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Noncognitive Report

Noncognitive Report

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Published by Jonathan E. Martin
University of Chicago
University of Chicago

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Published by: Jonathan E. Martin on May 19, 2013
Copyright:Attribution Non-commercial


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JUNE 2012
Teaching AdolescentsTo Become Learners
The Role o Noncognitive Factors in Shaping SchoolPerormance: A Critical Literature Review
Camille A. Farrington, Melissa Roderick, Elaine Allensworth, Jenny Nagaoka, Tasha Seneca Keyes,David W. Johnson, and Nicole O. Beechum
A Note on Terminology
Noncognitive Factors
Chapter 1
The Promise o Noncognitive Factors
Chapter 2
Five Categories o Noncognitive Factors
Chapter 3
Evidence on Academic Behaviors
Chapter 4
Evidence on Academic Perseverance
Chapter 5
Evidence on Academic MindsetsACKNOWLEDGEMENTS
We would like to recognize the many people who contributed to this review. Ourresearch colleagues at the University o Chicago Consortium on Chicago School Research and our practitionercolleagues at the Network or College Success gave critical eedback and helped us think through the implica-tions o the existing literature or both research and practice. We would particularly like to thank Eliza Moeller,Faye Kroshinksy, Kersti Azar, Ka Moragne, Thomas Kelley-Kemple, Mary Ann Pitcher, Sarah Howard, Rito Martinez,Jackie Lemon, Catherine Whiteld, LaKisha Pittman, Cecily Langord, Michael Kristovic, Sue Sporte, W. DavidStevens, Marisa de la Torre, Julia Gwynne, Bronwyn McDaniel, and Penny Bender Sebring or their eedback on ourmodel o noncognitive actors and their critical comments on and contributions to the report. We are indebted tomembers o the CCSR Steering Committee who provided substantive eedback on our research, particularlyLila Le and Kim Zalent. Angela Duckworth and David Yeager gave us very helpul critical commentary thatstrengthened our nal product. CCSR Associate Director or Communications, Emily Krone and Communicationsand Research Manager, Bronwyn McDaniel were instrumental in shepherding this through the production process.Welcome to baby Caroline Mary Phillips, whose conception and birth coincided very closely with the conceptionand delivery o this project.This work was supported by Lumina Foundation and Raikes Foundation. We thank them or their support andclose collaboration in this project.CITE AS:Farrington, C.A., Roderick, M., Allensworth, E., Nagaoka, J., Keyes, T.S., Johnson, D.W., & Beechum, N.O. (2012).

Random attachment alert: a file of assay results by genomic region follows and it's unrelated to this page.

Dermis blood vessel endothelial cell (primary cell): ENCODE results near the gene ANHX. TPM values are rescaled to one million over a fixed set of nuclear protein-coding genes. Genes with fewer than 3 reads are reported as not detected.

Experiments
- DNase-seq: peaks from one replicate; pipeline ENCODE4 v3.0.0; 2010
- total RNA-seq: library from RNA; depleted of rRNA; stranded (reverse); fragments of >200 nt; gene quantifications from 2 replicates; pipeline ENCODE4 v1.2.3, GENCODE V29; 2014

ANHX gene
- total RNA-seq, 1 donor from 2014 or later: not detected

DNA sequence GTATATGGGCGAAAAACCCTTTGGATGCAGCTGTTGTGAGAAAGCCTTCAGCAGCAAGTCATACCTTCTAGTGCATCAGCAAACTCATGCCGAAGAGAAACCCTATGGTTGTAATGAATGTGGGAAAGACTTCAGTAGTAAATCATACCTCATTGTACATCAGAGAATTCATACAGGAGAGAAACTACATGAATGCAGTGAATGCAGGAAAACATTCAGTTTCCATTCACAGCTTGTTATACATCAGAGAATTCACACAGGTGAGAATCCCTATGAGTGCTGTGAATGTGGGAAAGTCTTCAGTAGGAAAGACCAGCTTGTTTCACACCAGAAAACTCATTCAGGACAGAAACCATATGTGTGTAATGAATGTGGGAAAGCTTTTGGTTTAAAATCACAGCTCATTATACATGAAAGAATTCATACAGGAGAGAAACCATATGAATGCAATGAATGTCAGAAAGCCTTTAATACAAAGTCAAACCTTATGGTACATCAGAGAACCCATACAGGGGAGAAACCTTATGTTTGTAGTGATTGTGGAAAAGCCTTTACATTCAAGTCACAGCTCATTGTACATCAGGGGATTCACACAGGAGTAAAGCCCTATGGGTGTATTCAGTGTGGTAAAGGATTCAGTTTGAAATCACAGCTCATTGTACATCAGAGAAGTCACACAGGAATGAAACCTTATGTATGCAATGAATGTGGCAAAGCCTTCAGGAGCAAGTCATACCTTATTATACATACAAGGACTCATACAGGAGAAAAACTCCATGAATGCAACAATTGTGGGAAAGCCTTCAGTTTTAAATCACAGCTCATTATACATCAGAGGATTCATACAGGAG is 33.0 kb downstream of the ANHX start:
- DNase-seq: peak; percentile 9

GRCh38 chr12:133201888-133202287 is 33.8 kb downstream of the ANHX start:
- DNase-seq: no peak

Teaching adolescents to become learners. The role of noncognitive factors in shaping school performance: A critical literature review.
Chicago: University o Chicago Consortium on Chicago School Research.
Chapter 6
Evidence on Learning Strategies
Chapter 7
Evidence on Social Skills
Chapter 8
The Role o Noncognitive Factors inSchool Transitions
Chapter 9
Interpretive Summary
This report was produced by UChicago CCSR’s publicationsand communications sta: Emily Krone, Associate Director,Communications; Bronwyn McDaniel, Communications andResearch Manager; and Jessica Puller, Communications Specialist.Graphic Design by Je Hall DesignEditing by Ann Lindner06-12/pd/jh.design@rcn.com
The University o Chicago Consortium on Chicago School Researchcreated this report in partnership with Lumina Foundation andRaikes Foundation.We grateully acknowledge their substantive intellectualcontributions and nancial support.